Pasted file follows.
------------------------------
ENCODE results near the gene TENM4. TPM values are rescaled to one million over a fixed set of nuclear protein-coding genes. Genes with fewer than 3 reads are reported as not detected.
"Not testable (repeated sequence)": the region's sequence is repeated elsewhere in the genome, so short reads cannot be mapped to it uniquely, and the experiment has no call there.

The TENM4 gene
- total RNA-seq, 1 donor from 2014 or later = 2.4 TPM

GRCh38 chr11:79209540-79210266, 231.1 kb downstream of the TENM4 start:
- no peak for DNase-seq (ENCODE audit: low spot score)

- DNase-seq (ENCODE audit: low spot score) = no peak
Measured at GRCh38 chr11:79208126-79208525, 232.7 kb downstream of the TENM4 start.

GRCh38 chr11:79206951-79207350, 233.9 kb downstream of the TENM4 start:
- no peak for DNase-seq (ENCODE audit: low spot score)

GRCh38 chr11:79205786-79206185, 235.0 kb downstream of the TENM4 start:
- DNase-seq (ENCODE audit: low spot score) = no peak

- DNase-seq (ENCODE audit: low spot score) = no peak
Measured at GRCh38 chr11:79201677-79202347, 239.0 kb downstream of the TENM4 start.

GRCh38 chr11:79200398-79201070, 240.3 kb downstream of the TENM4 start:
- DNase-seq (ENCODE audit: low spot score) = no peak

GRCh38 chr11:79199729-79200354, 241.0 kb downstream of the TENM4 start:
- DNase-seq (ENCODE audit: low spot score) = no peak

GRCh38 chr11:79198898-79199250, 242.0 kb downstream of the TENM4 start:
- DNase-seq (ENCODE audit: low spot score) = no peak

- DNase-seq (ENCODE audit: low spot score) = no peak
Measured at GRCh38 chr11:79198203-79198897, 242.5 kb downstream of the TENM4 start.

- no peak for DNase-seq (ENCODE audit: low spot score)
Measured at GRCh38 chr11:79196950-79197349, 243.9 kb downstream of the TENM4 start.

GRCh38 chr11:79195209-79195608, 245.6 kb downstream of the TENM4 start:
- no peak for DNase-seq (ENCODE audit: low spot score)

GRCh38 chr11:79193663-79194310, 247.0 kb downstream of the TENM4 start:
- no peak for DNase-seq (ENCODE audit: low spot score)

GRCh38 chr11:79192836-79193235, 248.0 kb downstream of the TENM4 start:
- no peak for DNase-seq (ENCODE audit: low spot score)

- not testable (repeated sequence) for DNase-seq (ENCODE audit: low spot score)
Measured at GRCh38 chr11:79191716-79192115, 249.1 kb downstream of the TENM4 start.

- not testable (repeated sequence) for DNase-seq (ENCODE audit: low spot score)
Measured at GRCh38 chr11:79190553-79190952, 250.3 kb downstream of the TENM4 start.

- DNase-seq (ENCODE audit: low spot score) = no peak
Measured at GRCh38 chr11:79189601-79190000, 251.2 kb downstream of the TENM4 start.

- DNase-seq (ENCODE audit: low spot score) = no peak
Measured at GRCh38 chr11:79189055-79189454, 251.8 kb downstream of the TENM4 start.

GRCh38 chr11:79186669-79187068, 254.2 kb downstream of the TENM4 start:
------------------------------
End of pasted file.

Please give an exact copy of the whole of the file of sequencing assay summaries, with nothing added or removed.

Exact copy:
ENCODE results near the gene TENM4. TPM values are rescaled to one million over a fixed set of nuclear protein-coding genes. Genes with fewer than 3 reads are reported as not detected.
"Not testable (repeated sequence)": the region's sequence is repeated elsewhere in the genome, so short reads cannot be mapped to it uniquely, and the experiment has no call there.

The TENM4 gene
- total RNA-seq, 1 donor from 2014 or later = 2.4 TPM

GRCh38 chr11:79209540-79210266, 231.1 kb downstream of the TENM4 start:
- no peak for DNase-seq (ENCODE audit: low spot score)

- DNase-seq (ENCODE audit: low spot score) = no peak
Measured at GRCh38 chr11:79208126-79208525, 232.7 kb downstream of the TENM4 start.

GRCh38 chr11:79206951-79207350, 233.9 kb downstream of the TENM4 start:
- no peak for DNase-seq (ENCODE audit: low spot score)

GRCh38 chr11:79205786-79206185, 235.0 kb downstream of the TENM4 start:
- DNase-seq (ENCODE audit: low spot score) = no peak

- DNase-seq (ENCODE audit: low spot score) = no peak
Measured at GRCh38 chr11:79201677-79202347, 239.0 kb downstream of the TENM4 start.

GRCh38 chr11:79200398-79201070, 240.3 kb downstream of the TENM4 start:
- DNase-seq (ENCODE audit: low spot score) = no peak

GRCh38 chr11:79199729-79200354, 241.0 kb downstream of the TENM4 start:
- DNase-seq (ENCODE audit: low spot score) = no peak

GRCh38 chr11:79198898-79199250, 242.0 kb downstream of the TENM4 start:
- DNase-seq (ENCODE audit: low spot score) = no peak

- DNase-seq (ENCODE audit: low spot score) = no peak
Measured at GRCh38 chr11:79198203-79198897, 242.5 kb downstream of the TENM4 start.

- no peak for DNase-seq (ENCODE audit: low spot score)
Measured at GRCh38 chr11:79196950-79197349, 243.9 kb downstream of the TENM4 start.

GRCh38 chr11:79195209-79195608, 245.6 kb downstream of the TENM4 start:
- no peak for DNase-seq (ENCODE audit: low spot score)

GRCh38 chr11:79193663-79194310, 247.0 kb downstream of the TENM4 start:
- no peak for DNase-seq (ENCODE audit: low spot score)

GRCh38 chr11:79192836-79193235, 248.0 kb downstream of the TENM4 start:
- no peak for DNase-seq (ENCODE audit: low spot score)

- not testable (repeated sequence) for DNase-seq (ENCODE audit: low spot score)
Measured at GRCh38 chr11:79191716-79192115, 249.1 kb downstream of the TENM4 start.

- not testable (repeated sequence) for DNase-seq (ENCODE audit: low spot score)
Measured at GRCh38 chr11:79190553-79190952, 250.3 kb downstream of the TENM4 start.

- DNase-seq (ENCODE audit: low spot score) = no peak
Measured at GRCh38 chr11:79189601-79190000, 251.2 kb downstream of the TENM4 start.

- DNase-seq (ENCODE audit: low spot score) = no peak
Measured at GRCh38 chr11:79189055-79189454, 251.8 kb downstream of the TENM4 start.

GRCh38 chr11:79186669-79187068, 254.2 kb downstream of the TENM4 start: